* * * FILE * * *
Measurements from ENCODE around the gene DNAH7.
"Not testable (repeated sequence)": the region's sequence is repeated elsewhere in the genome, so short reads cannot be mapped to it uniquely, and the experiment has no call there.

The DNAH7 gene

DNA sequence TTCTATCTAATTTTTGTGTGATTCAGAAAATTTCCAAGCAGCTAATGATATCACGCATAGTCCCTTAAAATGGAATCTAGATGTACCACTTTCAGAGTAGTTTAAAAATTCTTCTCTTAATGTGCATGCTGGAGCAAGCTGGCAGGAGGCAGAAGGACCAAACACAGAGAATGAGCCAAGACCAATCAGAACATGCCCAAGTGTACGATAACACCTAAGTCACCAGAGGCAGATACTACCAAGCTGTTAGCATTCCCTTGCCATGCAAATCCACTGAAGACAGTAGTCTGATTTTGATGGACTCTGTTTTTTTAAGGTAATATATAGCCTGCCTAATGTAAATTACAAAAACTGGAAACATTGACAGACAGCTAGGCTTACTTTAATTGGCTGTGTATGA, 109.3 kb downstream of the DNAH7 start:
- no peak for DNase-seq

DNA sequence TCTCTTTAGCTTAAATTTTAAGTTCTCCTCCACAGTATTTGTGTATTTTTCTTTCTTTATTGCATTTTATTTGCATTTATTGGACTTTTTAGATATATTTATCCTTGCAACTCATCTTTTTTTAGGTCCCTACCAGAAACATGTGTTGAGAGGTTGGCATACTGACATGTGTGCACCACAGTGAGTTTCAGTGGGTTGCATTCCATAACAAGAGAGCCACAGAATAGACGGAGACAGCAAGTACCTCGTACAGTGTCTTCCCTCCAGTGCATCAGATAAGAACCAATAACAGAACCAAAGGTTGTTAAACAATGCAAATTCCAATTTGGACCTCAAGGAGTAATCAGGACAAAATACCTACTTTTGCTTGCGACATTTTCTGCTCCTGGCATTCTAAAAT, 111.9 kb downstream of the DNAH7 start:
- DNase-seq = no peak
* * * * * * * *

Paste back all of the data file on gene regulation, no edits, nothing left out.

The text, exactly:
Measurements from ENCODE around the gene DNAH7.
"Not testable (repeated sequence)": the region's sequence is repeated elsewhere in the genome, so short reads cannot be mapped to it uniquely, and the experiment has no call there.

The DNAH7 gene

DNA sequence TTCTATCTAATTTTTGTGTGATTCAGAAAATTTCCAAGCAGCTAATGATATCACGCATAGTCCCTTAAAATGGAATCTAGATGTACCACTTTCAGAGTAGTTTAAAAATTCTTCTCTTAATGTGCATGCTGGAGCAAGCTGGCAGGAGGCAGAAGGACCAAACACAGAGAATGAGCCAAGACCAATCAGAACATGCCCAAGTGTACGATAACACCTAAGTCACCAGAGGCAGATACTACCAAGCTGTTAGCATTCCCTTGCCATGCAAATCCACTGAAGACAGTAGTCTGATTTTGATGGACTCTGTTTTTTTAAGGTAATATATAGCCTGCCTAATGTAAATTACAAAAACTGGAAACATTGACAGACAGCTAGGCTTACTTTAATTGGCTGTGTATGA, 109.3 kb downstream of the DNAH7 start:
- no peak for DNase-seq

DNA sequence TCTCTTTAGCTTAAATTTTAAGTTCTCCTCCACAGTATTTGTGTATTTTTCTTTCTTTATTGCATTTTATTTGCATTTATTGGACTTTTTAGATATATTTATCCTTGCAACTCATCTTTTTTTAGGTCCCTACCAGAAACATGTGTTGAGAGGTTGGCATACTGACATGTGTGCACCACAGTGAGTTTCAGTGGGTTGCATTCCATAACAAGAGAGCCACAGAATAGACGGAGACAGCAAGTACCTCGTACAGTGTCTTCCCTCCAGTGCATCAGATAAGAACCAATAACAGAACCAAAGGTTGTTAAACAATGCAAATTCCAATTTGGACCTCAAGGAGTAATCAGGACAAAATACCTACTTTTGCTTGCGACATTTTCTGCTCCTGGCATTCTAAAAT, 111.9 kb downstream of the DNAH7 start:
- DNase-seq = no peak